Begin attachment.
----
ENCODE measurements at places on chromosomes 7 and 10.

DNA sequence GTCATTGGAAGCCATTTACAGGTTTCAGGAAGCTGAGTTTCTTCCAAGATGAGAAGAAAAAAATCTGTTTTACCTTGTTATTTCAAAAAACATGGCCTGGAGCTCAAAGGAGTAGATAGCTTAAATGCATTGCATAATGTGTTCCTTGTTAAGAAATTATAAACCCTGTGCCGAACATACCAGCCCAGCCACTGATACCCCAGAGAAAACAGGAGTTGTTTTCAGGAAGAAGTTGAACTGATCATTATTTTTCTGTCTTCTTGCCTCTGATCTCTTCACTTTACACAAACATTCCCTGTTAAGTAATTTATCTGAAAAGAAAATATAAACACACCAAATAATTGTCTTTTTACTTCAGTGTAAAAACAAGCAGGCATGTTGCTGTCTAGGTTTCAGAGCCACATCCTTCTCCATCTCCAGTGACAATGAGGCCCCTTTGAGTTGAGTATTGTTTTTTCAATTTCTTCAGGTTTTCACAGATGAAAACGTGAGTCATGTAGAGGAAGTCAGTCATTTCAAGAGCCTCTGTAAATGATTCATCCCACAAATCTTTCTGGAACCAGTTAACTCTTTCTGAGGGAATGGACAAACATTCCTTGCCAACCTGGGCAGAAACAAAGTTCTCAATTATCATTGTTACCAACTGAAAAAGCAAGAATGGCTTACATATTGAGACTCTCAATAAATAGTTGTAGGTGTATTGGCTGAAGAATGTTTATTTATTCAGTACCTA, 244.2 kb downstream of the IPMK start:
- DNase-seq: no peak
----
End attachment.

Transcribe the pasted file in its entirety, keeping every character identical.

ENCODE measurements at places on chromosomes 7 and 10.

DNA sequence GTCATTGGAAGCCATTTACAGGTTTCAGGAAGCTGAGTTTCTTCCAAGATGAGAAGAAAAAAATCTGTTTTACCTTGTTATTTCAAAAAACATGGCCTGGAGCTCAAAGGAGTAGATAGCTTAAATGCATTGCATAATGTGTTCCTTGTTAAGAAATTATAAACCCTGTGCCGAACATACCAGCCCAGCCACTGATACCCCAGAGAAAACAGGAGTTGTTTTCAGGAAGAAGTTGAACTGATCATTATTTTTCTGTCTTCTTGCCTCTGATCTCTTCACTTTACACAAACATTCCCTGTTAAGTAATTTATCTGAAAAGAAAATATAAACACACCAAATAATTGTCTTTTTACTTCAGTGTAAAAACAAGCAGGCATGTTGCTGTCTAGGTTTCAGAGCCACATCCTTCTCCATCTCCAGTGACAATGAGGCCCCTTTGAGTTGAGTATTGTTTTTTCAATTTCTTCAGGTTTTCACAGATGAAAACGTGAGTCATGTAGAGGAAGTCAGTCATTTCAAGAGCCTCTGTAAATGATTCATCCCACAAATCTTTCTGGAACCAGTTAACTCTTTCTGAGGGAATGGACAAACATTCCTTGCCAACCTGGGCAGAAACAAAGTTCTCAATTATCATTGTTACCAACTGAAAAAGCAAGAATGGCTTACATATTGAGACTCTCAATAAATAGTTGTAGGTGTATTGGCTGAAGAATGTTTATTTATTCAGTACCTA, 244.2 kb downstream of the IPMK start:
- DNase-seq: no peak